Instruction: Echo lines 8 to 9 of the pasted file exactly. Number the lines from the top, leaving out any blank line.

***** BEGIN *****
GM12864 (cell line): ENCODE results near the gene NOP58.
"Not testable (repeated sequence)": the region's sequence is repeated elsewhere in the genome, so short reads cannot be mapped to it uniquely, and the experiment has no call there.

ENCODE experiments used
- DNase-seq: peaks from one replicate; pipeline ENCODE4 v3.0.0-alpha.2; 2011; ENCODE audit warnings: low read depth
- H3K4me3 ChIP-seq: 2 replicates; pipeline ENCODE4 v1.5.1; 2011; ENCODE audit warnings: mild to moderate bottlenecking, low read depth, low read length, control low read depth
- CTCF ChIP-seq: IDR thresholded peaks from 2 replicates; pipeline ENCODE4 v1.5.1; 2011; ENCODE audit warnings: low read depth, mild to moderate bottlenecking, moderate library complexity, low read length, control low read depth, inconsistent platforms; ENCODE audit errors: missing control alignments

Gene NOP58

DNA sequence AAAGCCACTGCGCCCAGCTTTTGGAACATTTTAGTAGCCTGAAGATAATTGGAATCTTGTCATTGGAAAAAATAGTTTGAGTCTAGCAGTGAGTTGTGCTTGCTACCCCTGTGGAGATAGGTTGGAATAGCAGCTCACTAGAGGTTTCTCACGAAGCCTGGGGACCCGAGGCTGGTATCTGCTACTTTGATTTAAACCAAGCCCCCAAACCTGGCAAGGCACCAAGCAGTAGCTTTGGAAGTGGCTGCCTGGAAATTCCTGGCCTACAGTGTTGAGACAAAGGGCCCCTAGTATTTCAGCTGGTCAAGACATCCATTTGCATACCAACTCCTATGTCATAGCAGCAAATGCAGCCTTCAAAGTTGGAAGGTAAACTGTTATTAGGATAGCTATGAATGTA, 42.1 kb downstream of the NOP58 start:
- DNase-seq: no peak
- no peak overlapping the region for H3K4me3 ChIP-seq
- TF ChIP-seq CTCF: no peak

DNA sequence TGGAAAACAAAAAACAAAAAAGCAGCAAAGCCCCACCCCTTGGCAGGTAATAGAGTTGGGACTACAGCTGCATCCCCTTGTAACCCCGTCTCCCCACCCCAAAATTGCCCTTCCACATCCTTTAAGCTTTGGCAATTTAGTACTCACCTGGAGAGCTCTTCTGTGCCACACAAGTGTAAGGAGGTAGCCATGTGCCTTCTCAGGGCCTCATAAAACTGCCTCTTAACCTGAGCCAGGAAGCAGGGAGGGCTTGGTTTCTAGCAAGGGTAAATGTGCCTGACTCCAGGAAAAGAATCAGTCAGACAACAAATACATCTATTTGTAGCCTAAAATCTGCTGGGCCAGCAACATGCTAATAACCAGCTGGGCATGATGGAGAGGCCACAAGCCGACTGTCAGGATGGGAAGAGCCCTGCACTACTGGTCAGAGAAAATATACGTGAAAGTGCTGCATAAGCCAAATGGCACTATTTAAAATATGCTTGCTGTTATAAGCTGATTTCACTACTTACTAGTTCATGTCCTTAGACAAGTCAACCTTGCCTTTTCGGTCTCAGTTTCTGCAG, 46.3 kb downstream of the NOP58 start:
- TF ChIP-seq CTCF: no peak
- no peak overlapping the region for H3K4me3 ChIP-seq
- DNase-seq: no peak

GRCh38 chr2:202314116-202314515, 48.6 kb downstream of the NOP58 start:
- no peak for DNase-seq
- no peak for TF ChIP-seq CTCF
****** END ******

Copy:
DNA sequence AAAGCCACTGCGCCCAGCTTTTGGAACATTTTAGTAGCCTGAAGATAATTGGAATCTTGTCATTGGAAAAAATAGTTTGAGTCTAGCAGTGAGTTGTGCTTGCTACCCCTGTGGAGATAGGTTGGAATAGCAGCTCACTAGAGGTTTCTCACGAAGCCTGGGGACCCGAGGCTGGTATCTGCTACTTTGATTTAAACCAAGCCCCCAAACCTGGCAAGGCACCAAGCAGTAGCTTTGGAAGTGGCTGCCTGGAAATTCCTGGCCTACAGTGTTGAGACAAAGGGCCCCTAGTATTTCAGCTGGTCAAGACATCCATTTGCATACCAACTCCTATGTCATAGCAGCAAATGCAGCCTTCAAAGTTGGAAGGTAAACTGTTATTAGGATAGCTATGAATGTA, 42.1 kb downstream of the NOP58 start:
- DNase-seq: no peak